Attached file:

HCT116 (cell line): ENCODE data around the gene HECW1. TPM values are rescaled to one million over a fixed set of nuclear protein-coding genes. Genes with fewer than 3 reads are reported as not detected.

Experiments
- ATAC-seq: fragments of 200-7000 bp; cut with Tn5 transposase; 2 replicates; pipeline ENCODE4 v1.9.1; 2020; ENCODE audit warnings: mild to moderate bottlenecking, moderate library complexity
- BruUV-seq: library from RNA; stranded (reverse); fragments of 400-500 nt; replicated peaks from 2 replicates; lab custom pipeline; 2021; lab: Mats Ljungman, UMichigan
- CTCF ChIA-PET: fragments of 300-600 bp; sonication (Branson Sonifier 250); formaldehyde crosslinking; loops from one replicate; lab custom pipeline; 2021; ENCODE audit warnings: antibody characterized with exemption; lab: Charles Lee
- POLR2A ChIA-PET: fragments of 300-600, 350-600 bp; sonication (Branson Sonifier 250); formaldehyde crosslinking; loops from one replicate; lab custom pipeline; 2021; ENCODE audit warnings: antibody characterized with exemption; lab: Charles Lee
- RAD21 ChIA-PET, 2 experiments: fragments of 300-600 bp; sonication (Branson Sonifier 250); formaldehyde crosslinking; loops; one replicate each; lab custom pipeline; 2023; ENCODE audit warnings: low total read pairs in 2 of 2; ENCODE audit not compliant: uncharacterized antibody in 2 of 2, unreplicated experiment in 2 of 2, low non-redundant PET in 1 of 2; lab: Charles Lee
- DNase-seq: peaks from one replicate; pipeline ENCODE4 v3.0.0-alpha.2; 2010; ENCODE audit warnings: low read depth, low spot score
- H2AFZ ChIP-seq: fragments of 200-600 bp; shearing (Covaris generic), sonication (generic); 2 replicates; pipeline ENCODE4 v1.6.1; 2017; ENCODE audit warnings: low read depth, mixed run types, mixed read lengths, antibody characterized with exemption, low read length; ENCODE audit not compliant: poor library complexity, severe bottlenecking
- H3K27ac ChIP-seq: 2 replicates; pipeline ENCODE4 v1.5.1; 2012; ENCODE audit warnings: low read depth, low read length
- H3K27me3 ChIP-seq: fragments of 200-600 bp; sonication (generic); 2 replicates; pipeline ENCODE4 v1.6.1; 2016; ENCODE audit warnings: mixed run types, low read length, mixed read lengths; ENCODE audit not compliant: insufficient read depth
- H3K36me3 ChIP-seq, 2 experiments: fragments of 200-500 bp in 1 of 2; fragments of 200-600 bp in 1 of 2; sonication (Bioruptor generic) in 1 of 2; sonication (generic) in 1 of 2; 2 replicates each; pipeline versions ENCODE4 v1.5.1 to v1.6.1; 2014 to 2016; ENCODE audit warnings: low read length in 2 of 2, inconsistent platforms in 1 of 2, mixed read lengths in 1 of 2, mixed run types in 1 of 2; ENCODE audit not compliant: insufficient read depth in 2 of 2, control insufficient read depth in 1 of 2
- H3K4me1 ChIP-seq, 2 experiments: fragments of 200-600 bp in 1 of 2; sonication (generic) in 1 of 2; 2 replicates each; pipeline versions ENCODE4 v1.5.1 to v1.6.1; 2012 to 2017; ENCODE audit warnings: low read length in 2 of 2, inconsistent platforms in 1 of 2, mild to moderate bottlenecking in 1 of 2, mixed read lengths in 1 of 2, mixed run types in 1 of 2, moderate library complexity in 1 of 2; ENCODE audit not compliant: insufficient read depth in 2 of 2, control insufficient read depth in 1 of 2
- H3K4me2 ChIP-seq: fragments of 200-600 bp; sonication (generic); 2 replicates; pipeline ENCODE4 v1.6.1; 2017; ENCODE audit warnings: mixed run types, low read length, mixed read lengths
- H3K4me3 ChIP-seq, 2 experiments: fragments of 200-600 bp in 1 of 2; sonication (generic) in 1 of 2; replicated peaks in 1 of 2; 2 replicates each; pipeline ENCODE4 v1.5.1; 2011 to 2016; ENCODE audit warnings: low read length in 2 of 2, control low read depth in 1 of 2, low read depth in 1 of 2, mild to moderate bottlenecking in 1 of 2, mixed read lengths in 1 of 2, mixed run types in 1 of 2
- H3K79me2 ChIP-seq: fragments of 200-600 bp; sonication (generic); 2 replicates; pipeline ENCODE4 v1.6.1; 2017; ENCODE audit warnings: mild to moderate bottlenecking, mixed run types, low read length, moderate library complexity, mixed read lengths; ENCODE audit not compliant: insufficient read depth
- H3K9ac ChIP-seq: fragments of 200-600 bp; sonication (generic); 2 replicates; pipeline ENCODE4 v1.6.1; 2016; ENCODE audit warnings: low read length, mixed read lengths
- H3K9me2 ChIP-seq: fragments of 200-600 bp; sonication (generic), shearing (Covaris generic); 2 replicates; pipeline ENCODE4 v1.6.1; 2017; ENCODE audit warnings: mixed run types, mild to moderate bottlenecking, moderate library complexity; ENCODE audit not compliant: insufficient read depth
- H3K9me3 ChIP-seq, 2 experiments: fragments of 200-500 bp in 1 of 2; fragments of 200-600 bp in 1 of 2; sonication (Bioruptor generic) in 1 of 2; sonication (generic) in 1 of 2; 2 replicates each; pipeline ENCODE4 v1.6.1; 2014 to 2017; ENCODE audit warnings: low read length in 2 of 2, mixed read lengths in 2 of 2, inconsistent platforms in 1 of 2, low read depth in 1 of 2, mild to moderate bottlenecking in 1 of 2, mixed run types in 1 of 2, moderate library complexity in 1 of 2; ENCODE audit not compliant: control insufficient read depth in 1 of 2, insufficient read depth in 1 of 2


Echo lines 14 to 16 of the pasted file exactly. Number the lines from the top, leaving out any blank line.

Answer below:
- H3K4me2 ChIP-seq: fragments of 200-600 bp; sonication (generic); 2 replicates; pipeline ENCODE4 v1.6.1; 2017; ENCODE audit warnings: mixed run types, low read length, mixed read lengths
- H3K4me3 ChIP-seq, 2 experiments: fragments of 200-600 bp in 1 of 2; sonication (generic) in 1 of 2; replicated peaks in 1 of 2; 2 replicates each; pipeline ENCODE4 v1.5.1; 2011 to 2016; ENCODE audit warnings: low read length in 2 of 2, control low read depth in 1 of 2, low read depth in 1 of 2, mild to moderate bottlenecking in 1 of 2, mixed read lengths in 1 of 2, mixed run types in 1 of 2
- H3K79me2 ChIP-seq: fragments of 200-600 bp; sonication (generic); 2 replicates; pipeline ENCODE4 v1.6.1; 2017; ENCODE audit warnings: mild to moderate bottlenecking, mixed run types, low read length, moderate library complexity, mixed read lengths; ENCODE audit not compliant: insufficient read depth